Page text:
LOS ANGELES, Calif. – Investments, mergers and acquisitions fueling tea retail during the past 18 months reached an unprecedented $1 billion.
Remarkably, investments in coffee retail during this same period top $10 billion.
The latest move is a sizable (but undisclosed) investment in California-based Coffee Bean & Tea Leaf. The deal was disclosed Friday by a consortium led by private-equity firm Advent International in Boston and CDIB Capital (the overseas investment arm of Taiwan-based China Development Financial Holdings Corp.) along with Mirae Asset Private Equity, a Korean venture.
The privately held Coffee Bean & Tea Leaf was founded in 1963 and has a large-scale tea blending facility in Camarillo, Calif. The company owns 178 stores and franchises 764 stores in 30 countries with 250 in Korea. It opened its first Asian store in 1996.
Victor Sassoon and his brother Sunny remain significant shareholders, according to a Sept. 12 release.
“Since 1996, we have worked very hard to build The Coffee Bean into the global and innovative company it has become today that touches the lives of millions of guests every week. The Coffee Bean & Tea Leaf® celebrates its 50th anniversary this year and we feel very blessed and excited to join our new partners in continuing to realize the Company’s significant potential as we look forward to the next 50 years of growth on all levels,” according to a joint statement by CBTL Executive Chairman Sunny Sassoon and Victor, who is CBTL CEO Asia.
“The Coffee Bean is the largest independent global player in a dynamic industry,” said Jeff Case, a Principal at Advent International. “The coffee and tea market is poised for continued growth, driven by rising coffee consumption globally and an expanding middle class in Asia and other growing economies throughout the world. We believe this investment will serve to accelerate the brand’s development and market share and we look forward to working with the management team to accomplish that growth.”
Will Kussell, a member of Advent’s Operating Partner program, will serve as Vice Chairman of The Coffee Bean Board of Directors. Kussell was previously president and chief brand officer of Dunkin’ Donuts Worldwide where he led the successful repositioning of the company as a coffee and bakery segment leader, increasing U.S. sales from just over $1 billion in 1994 to more than $5 billion in 2009. He also established an international growth strategy for Dunkin’ Donuts that led to a 60% sales increase from 2004 to 2009.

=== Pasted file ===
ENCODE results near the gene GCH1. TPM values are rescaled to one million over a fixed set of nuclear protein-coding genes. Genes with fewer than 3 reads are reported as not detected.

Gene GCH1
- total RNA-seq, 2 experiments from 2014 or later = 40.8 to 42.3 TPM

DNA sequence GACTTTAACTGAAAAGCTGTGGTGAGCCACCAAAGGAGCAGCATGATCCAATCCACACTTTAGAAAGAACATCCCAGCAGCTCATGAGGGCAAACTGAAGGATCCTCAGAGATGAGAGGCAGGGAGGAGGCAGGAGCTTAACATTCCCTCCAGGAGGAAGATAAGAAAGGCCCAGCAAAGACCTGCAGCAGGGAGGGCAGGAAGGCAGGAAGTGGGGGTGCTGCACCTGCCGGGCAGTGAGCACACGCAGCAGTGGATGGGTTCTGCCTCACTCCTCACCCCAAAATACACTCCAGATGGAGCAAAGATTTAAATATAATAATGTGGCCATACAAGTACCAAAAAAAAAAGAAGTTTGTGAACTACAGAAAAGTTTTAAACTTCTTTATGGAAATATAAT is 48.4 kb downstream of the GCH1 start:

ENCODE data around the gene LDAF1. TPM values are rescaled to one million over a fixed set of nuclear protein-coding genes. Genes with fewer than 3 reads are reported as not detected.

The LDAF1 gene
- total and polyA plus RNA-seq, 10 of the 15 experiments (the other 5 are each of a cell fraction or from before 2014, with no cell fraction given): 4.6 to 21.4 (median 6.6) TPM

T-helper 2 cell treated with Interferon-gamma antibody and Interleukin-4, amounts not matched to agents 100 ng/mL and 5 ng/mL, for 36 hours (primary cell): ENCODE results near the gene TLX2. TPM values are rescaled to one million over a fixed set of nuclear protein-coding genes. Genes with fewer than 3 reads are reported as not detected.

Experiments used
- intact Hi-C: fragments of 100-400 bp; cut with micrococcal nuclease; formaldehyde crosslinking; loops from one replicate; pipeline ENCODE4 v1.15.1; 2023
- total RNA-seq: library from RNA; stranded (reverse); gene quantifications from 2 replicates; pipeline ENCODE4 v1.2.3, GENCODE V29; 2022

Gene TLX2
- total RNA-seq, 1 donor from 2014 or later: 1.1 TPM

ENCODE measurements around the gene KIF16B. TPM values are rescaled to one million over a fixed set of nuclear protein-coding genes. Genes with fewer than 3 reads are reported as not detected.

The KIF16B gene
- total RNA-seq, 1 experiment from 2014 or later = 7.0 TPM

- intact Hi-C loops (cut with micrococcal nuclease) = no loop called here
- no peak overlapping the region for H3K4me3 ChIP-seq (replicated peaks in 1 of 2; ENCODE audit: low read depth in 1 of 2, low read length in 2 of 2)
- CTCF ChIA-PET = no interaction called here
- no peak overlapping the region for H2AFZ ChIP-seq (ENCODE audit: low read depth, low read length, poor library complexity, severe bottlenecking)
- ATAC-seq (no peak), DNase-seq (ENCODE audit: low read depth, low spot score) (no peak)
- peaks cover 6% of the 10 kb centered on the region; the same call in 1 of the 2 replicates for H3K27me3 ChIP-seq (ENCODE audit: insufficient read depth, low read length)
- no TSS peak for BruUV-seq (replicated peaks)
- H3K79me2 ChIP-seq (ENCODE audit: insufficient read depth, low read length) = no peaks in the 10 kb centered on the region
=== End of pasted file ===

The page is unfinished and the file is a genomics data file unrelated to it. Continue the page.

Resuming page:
CBTL President and Chief Executive Mel Elias told Nation’s Restaurant News “The brand was well accepted in Asia, in part because The Coffee Bean had long focused on premium tea in addition to coffee — offering a leg up in a part of the world that had yet to adopt coffee-drinking ways.
The brand’s emphasis on tea will also be an advantage in the U.S., where consumer interest in tea is booming, Elias said. “When I started about 15 years ago, tea was about 4 percent of sales. Now it’s 15 percent, and it’s our fastest growing category,” he told NRN reporter Lisa Jennings.
Coffee Retail Investments
CBTL (Private) – $undisclosed – Advent International (Sept. 2013)
Master Blenders 1753 (Public) – $9.8 billion – Joh. A. Benckiser Group (April 2013)
Caribou Coffee (Public) – $350 million – Joh. A. Benckiser Group (Jan. 2013)
Peet’s Coffee & Tea (Public) – $974 million Joh. A. Benckiser Group (July 2012)
JAB paid $73.50 a share, a 29 percent premium for Peet’s in July 2012 and $16 per share for Caribou, a 30 percent premium. The company then paid $9.8 billion or $16.71 a share for DE Master Blenders 1753, the largest coffee acquisition in history. Illinois-based Sara Lee Corp. became Hillshire Brands last year, spinning off its international coffee and tea business in June 2012 to create DE Master Blenders 1753. The previous high was the $3 billion paid by JM Smucker Co. for the Folger’s coffee brand which it purchased from Procter & Gamble Co. in June 2008.
Tea Retail Investments
T2 (Private) – $80 million est. Unilever (Sept. 2013) – See Tea Biz T2 Post
Teavana (Public) – $620 million Starbucks Coffee (Nov. 2012)
DAVIDsTEA (Private) – $14 million (April 2012)
Tea represents at least 10 percent of sales at the coffee firms listed above with greater margin contribution than coffee. This means the Peet’s, CBTL and Caribou deals represent at least a $150 to $200 million investment in tea retail. Tea represents much less of the the Master Blenders portfolio includes Tea Forte and Pickwick Tea, a multi-million dollar brand with about 70 percent of the Dutch market and 12 percent of Europe’s tea sales. If you assume Unilever paid at least $80 million for Australia’s T2 the total investment in tea retail tops $1 billion. Unilever did not disclose what it paid for T2.